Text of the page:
CREATING A WASTE MANAGEMENT AREA FOR JAPANESE KNOTWEED
On sites where Japanese knotweed is present in development areas, it is sometimes possible to avoid removing materials to landfill and to facilitate herbicide treatment by relocating contaminated material to a waste management area (WMA). A WMA is a bund – a mound of soils – where the Japanese knotweed can be chemically treated over a period of years without interfering with the development.
Where there will be a delay before the relocation is carried out, you should apply a non-persistent herbicide such as glyphosate to reduce the growth of the viable material, if the plant is in leaf.
You should choose a suitable location for the WMA in an area not earmarked for future development, landscaping to the installation of roads, public open space or services. Ensure the chosen area is not likely to be disturbed, at risk of significant erosion or used as a path for vehicles, people of animals – all of which could result in cross-contamination.
The location of the WMA should be accurately recorded on the relevant documentation (deeds, site plans and the KMP) to ensure that is is properly managed in the long term, You should advise the local environment agency office of the location of the WMA.
If the whole of the area designated for the WMA is not already contaminated with Japanese knotweed, then a suitable root barrier membrane should be installed on the surface beneath the WMA to prevent cross-contamination. The membrane should extend significantly beyond the base of the bund on each side.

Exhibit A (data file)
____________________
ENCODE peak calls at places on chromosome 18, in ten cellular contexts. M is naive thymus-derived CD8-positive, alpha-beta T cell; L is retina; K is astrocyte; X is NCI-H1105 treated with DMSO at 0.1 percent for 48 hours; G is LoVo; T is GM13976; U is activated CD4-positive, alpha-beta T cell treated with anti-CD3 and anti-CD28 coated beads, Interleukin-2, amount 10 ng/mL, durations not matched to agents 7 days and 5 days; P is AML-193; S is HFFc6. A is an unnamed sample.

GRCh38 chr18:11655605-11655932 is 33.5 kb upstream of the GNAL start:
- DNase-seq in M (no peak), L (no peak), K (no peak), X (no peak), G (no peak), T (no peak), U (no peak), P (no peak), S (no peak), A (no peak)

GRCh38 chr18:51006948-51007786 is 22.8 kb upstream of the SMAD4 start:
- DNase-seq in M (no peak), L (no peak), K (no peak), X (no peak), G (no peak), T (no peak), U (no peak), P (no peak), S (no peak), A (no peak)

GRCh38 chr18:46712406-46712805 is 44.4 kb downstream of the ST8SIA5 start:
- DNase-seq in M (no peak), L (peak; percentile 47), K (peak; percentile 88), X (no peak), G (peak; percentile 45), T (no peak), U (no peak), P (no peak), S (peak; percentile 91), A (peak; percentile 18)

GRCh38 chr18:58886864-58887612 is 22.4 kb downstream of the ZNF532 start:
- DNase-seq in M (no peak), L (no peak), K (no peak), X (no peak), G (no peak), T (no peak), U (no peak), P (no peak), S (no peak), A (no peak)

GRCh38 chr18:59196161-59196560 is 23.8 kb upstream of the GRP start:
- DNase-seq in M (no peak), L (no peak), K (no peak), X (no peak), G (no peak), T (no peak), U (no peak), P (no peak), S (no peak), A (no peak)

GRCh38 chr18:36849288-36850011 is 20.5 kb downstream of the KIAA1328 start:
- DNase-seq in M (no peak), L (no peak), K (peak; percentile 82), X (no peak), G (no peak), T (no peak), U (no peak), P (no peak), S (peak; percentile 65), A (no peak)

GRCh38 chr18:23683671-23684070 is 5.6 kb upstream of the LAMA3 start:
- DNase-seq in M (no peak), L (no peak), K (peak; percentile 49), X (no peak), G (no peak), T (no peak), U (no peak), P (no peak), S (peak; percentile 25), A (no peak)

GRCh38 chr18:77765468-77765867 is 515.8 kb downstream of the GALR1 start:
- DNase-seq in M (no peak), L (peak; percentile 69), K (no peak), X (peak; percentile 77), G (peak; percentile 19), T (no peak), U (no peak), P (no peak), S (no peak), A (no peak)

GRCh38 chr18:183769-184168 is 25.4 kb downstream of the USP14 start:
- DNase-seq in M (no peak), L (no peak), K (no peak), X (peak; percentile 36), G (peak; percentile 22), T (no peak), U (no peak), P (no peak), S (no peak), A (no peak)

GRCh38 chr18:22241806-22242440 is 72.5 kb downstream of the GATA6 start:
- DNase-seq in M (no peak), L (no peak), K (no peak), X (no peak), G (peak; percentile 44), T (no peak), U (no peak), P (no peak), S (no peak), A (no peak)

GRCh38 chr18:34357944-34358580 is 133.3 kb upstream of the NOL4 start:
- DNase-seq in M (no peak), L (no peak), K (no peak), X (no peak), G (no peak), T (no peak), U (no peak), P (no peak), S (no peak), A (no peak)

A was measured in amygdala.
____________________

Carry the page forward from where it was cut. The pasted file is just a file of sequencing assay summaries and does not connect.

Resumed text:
It is vital the integrity if the membrane is maintained at all times, that there are no holes in the membrane and that the welds between the different sections of the membrane are perfectly sealed along their full length. INNSA recommend to all clients that this operation is undertaken by an experienced specialist contractor.
Many root barrier membranes are available which claim to prevent Japanese knotweed penetrating. Given that the rhizomes may remain dormant for 20 years, it is important that the supplier of the membrane gives a guarantee exceeding this, with a minimum specification of 50 years or greater.
The WMA should be built up in layers, with more viable sections of rhizome being placed towards the top of the WMA to encourage their growth, in order to facilitate effective herbicide treatment.
The WMA should be “weathered” (the sides packed, graded and made smooth) so that it retains its shape and structure over the years.
Suitable fencing and signage should be installed around the WMA to prevent unauthorised access and alert contractors to the presence of contaminated material, therefore reducing the likelihood of cross-contamination.
The materials in the WMA should be treated as contaminated during and after herbicide treatment, even if no growth has been recorded.
Chemical herbicide treatment should then be carried out as normal on the growth which emerges from the WMA.